Radio Interferometric Angle of Arrival Estimation

  • Isaac Amundson
  • Janos Sallai
  • Xenofon Koutsoukos
  • Akos Ledeczi
Conference paper

DOI: 10.1007/978-3-642-11917-0_1

Part of the Lecture Notes in Computer Science book series (LNCS, volume 5970)
Cite this paper as:
Amundson I., Sallai J., Koutsoukos X., Ledeczi A. (2010) Radio Interferometric Angle of Arrival Estimation. In: Silva J.S., Krishnamachari B., Boavida F. (eds) Wireless Sensor Networks. EWSN 2010. Lecture Notes in Computer Science, vol 5970. Springer, Berlin, Heidelberg

Abstract

Several localization algorithms exist for wireless sensor networks that use angle of arrival measurements to estimate node position. However, there are limited options for actually obtaining the angle of arrival using resource-constrained devices. In this paper, we describe a radio interferometric technique for determining bearings from an anchor node to any number of target nodes at unknown positions. The underlying idea is to group three of the four nodes that participate in a typical radio interferometric measurement together to form an antenna array. Two of the nodes transmit pure sinusoids at close frequencies that interfere to generate a low-frequency beat signal. The phase difference of the measured signal between the third array node and the target node constrains the position of the latter to a hyperbola. The bearing of the node can be estimated by the asymptote of the hyperbola. The bearing estimation is carried out by the node itself, hence the method is distributed, scalable and fast. Furthermore, this technique does not require modification of the mote hardware because it relies only on the radio. Experimental results demonstrate that our approach can estimate node bearings with an accuracy of approximately 3° in 0.5 sec.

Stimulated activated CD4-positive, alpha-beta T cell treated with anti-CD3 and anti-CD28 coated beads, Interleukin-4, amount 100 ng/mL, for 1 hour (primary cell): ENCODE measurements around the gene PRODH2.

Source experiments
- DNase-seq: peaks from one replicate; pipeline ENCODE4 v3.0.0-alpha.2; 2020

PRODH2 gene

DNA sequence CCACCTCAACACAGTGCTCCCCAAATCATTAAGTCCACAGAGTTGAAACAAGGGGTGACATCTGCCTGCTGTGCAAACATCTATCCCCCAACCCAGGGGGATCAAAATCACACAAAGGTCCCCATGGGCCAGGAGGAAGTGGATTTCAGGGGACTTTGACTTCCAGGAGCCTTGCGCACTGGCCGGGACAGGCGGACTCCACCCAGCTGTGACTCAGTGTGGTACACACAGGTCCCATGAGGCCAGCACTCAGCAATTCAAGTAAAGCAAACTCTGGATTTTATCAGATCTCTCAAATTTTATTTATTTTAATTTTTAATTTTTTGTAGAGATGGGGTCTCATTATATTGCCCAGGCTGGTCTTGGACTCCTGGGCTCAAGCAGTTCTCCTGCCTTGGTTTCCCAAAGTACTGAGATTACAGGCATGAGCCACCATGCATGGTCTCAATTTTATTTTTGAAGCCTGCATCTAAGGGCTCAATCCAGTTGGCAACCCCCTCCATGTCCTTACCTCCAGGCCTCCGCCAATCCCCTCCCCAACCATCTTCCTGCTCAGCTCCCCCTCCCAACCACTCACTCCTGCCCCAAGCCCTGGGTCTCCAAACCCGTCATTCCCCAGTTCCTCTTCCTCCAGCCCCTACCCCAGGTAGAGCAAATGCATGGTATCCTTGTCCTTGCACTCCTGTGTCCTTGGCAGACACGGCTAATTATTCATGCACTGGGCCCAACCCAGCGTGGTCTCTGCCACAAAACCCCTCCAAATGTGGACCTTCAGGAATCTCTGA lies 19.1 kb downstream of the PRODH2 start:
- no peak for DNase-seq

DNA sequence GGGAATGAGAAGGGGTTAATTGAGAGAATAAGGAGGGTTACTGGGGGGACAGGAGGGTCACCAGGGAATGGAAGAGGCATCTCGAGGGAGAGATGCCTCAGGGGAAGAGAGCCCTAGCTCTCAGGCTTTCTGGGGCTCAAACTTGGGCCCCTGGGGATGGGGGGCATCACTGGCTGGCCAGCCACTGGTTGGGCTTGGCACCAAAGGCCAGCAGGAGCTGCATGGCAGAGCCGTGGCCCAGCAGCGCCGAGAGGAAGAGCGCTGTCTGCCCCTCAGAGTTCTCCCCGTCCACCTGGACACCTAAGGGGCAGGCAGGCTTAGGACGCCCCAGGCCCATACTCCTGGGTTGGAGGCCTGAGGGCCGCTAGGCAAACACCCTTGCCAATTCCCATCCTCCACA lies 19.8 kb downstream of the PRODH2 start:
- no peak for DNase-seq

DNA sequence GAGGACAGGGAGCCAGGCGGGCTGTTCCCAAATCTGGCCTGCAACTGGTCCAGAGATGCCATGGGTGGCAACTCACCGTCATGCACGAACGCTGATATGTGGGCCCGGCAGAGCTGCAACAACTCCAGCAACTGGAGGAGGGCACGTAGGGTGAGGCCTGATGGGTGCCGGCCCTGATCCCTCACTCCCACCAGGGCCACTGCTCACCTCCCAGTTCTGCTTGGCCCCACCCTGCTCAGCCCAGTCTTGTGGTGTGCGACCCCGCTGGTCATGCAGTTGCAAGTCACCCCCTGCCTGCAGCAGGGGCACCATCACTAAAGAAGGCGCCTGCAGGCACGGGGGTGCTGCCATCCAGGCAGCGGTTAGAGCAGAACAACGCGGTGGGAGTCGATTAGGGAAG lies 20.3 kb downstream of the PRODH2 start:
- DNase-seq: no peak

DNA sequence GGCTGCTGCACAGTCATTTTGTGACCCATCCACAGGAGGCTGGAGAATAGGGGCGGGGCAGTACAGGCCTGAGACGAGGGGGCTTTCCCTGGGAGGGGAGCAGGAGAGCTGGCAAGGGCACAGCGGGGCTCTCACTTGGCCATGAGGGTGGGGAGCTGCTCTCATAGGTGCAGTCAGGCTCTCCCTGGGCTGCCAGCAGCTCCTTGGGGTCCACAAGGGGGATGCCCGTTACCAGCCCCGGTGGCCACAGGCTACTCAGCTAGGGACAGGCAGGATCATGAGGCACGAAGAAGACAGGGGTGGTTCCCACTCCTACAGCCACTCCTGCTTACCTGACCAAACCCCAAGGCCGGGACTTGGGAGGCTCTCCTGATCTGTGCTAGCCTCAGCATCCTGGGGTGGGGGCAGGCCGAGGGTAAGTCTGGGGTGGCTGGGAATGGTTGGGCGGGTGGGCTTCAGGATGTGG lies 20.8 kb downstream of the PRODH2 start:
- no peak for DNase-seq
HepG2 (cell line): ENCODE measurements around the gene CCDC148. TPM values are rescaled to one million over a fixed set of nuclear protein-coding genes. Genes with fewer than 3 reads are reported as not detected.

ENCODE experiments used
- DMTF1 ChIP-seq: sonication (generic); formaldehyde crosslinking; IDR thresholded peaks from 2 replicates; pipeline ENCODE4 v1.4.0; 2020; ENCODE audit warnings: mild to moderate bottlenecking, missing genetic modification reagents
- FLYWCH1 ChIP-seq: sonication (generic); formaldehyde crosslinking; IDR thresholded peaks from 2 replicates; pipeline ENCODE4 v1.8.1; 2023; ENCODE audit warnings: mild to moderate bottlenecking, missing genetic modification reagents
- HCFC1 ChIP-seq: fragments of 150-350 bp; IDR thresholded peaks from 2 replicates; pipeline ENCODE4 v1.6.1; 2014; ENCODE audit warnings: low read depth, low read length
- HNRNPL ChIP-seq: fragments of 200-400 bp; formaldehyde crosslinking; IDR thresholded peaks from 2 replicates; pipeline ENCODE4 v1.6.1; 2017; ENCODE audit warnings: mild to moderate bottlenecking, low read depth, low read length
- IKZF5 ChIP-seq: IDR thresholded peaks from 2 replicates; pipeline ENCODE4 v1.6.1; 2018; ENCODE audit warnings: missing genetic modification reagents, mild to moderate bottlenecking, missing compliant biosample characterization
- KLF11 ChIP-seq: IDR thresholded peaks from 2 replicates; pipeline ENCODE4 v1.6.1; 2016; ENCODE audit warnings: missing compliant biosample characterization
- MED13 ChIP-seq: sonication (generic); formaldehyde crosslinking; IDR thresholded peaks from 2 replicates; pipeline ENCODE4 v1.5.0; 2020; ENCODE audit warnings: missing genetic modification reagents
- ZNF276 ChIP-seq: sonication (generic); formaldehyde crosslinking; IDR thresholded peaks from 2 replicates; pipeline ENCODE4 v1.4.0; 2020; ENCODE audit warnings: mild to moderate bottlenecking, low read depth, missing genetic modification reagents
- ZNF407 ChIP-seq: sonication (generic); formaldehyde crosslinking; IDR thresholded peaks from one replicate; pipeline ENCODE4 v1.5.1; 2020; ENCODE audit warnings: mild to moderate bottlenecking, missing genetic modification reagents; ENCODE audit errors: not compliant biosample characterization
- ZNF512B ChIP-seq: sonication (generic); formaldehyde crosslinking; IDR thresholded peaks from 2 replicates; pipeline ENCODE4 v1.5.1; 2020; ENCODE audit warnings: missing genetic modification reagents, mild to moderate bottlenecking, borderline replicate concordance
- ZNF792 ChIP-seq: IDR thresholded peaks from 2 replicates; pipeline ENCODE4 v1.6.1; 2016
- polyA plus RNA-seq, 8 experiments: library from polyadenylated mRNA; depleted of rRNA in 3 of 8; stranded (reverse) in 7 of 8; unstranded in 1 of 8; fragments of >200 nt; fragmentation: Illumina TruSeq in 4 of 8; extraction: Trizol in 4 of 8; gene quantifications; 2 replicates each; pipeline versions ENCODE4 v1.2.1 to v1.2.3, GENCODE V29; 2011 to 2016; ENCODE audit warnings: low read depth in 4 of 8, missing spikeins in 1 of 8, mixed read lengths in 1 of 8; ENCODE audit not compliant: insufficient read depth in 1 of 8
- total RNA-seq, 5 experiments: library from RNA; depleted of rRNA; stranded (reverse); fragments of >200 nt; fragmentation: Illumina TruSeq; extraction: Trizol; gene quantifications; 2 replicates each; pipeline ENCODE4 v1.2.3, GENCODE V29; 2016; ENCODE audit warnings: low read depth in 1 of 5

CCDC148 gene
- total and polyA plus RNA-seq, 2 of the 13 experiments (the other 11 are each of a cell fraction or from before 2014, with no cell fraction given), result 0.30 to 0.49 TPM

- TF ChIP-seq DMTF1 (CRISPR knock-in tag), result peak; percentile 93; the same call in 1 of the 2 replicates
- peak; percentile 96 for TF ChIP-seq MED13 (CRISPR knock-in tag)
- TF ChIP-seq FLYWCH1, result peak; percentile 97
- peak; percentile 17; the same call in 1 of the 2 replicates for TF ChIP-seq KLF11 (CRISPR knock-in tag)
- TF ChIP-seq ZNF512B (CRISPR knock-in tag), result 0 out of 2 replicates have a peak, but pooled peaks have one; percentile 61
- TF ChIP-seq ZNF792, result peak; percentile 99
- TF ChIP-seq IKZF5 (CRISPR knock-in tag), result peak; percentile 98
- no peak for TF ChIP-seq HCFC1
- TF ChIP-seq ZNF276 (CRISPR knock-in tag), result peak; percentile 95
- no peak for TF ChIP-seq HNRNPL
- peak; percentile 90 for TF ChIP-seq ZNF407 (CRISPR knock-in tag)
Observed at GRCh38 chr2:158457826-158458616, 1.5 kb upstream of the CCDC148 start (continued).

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Copyright information

© Springer-Verlag Berlin Heidelberg 2010

Authors and Affiliations

  • Isaac Amundson
    • 1
  • Janos Sallai
    • 1
  • Xenofon Koutsoukos
    • 1
  • Akos Ledeczi
    • 1
  1. 1.Institute for Software Integrated Systems (ISIS), Department of Electrical Engineering and Computer ScienceVanderbilt UniversityNashvilleUSA

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